Police Quell Beijing Protest after Woman’s Death

A large protest broke out near a shopping mall in southern on Wednesday following the death last week of a 22-year-old migrant worker, according to Edward Wong of The New York Times, who reported that hundreds of police in riot gear arrived to contain the demonstration:

Word of the death spread on the Internet in the days after the woman, whose surname was Yuan, was initially said to have committed by jumping from a top floor or roof of the mall, called Jingwen, last Friday. Rumors on the Internet said Ms. Yuan, a migrant worker from Province, had been raped by private security guards in the mall, where she worked, and might have been thrown to her death.

A witness told The Wall Street Journal that the protest had swelled by 10 a.m. and had ended by 5 p.m., though a heavy police presence lingered on the scene. CDT’s “Sensitive Words” project also noted that photos of riot police and police helicopters had spread on Weibo, while footage of the demonstration had emerged on Tencent.

The Guardian’s Jonathan Kaiman had more on the protests:

A shopkeeper who gave his name only as Mr Li said that some police had arrived at around 10am, followed by around 200 people who paraded down the street shouting “Protest! Protest!”

The rapidly growing number of officers then closed the road for the rest of the day, he said. Photographs of the scene posted online showed hundreds of people on the street, although it was not clear how many were protesters and how many were onlookers.

One bystander said that officers had clashed with protesters, beating them and dragging them into vans.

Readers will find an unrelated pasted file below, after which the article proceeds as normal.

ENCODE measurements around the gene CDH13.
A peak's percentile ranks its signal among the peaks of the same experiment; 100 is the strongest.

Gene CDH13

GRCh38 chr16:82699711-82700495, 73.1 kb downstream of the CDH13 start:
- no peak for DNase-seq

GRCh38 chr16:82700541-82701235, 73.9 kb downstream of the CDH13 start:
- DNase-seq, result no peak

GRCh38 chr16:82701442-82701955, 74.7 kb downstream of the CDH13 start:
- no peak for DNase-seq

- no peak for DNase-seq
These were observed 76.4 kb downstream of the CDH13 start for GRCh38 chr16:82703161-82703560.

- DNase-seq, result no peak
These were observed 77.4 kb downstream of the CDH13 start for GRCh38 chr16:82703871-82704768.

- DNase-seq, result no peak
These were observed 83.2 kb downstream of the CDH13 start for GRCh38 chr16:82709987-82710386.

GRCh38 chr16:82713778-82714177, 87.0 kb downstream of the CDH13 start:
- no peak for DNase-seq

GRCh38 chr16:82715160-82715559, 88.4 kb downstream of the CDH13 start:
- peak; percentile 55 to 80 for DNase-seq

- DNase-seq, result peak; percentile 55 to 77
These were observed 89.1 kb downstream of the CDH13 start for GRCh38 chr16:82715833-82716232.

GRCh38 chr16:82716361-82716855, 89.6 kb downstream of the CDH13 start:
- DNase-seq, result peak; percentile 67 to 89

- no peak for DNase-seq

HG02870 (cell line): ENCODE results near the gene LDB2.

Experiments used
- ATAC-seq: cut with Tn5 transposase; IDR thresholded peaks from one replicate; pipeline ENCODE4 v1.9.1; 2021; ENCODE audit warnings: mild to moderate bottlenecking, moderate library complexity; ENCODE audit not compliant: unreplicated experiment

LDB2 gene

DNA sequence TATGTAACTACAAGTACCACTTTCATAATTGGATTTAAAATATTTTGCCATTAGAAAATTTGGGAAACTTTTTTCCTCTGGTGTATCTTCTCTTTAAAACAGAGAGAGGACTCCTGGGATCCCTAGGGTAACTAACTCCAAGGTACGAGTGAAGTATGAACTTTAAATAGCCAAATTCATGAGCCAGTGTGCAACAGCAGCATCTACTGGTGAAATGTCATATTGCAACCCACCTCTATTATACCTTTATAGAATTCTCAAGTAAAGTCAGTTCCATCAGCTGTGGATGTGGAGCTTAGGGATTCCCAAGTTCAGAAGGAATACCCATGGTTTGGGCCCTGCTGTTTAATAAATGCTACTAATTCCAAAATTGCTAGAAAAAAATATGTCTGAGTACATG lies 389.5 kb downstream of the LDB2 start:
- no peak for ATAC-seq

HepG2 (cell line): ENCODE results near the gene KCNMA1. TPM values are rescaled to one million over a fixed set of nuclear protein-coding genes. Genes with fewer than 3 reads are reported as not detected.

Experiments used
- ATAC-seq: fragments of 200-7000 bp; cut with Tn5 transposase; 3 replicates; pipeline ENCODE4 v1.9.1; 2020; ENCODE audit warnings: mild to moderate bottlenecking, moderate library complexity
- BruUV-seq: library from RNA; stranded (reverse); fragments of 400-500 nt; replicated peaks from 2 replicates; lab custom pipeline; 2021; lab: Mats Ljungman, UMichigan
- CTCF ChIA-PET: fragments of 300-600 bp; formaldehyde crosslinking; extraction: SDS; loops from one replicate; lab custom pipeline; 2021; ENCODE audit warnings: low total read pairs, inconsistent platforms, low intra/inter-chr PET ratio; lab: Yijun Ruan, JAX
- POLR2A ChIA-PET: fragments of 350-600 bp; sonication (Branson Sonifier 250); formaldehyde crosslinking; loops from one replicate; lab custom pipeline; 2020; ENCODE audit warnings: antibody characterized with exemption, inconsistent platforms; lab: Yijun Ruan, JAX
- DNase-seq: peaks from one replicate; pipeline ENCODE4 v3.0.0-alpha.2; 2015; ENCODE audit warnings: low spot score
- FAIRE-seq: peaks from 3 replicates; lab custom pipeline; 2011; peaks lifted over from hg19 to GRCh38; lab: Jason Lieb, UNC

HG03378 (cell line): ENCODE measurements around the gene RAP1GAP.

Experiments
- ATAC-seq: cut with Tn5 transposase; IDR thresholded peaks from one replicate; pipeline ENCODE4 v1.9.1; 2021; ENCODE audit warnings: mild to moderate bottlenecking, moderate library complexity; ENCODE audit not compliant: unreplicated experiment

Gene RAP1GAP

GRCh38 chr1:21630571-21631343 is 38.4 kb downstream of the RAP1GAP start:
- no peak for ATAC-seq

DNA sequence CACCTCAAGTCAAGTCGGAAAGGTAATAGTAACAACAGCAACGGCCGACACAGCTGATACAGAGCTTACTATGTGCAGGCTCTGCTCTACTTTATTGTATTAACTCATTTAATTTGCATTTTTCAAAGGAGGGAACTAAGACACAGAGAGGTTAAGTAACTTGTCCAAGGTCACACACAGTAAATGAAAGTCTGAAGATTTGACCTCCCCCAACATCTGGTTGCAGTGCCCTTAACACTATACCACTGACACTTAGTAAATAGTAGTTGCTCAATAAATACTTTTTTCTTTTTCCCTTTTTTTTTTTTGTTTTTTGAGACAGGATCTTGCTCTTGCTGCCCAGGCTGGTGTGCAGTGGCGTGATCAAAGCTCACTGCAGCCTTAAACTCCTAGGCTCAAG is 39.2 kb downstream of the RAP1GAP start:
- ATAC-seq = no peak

While police said a preliminary investigation and autopsy did not indicate foul play, and that the woman did not have any interaction with other people during the hours before she fell to her death, the state-run Global Times reported that the demonstrators demanded a more open investigation:

Rumors have been circulated online that Yuan was gang raped in a enclosed room inside the building by seven security guards, which led to her suicide, or that they even pushed her out. Yuan’s mother visited the Dahongmen Police Station supervising the market but was not allowed to see the surveillance footage, some Web users said.

Leslie Hook of the Financial Times wrote that the protest, which halted traffic in southern Beijing for hours, “highlights mounting social pressures facing China’s leaders:”

The area where Ms Yuan worked is poor and is mostly populated by “outsiders” such as herself who work in the garment trading industry, according to residents. Scepticism of the police is widespread in China and many smaller across the country have been sparked by allegations of malpractice.

By Wednesday evening, the protest had dissipated amid heavy rain, but a large military presence was still visible, with dozens of parked buses carrying special forces, soldiers and police.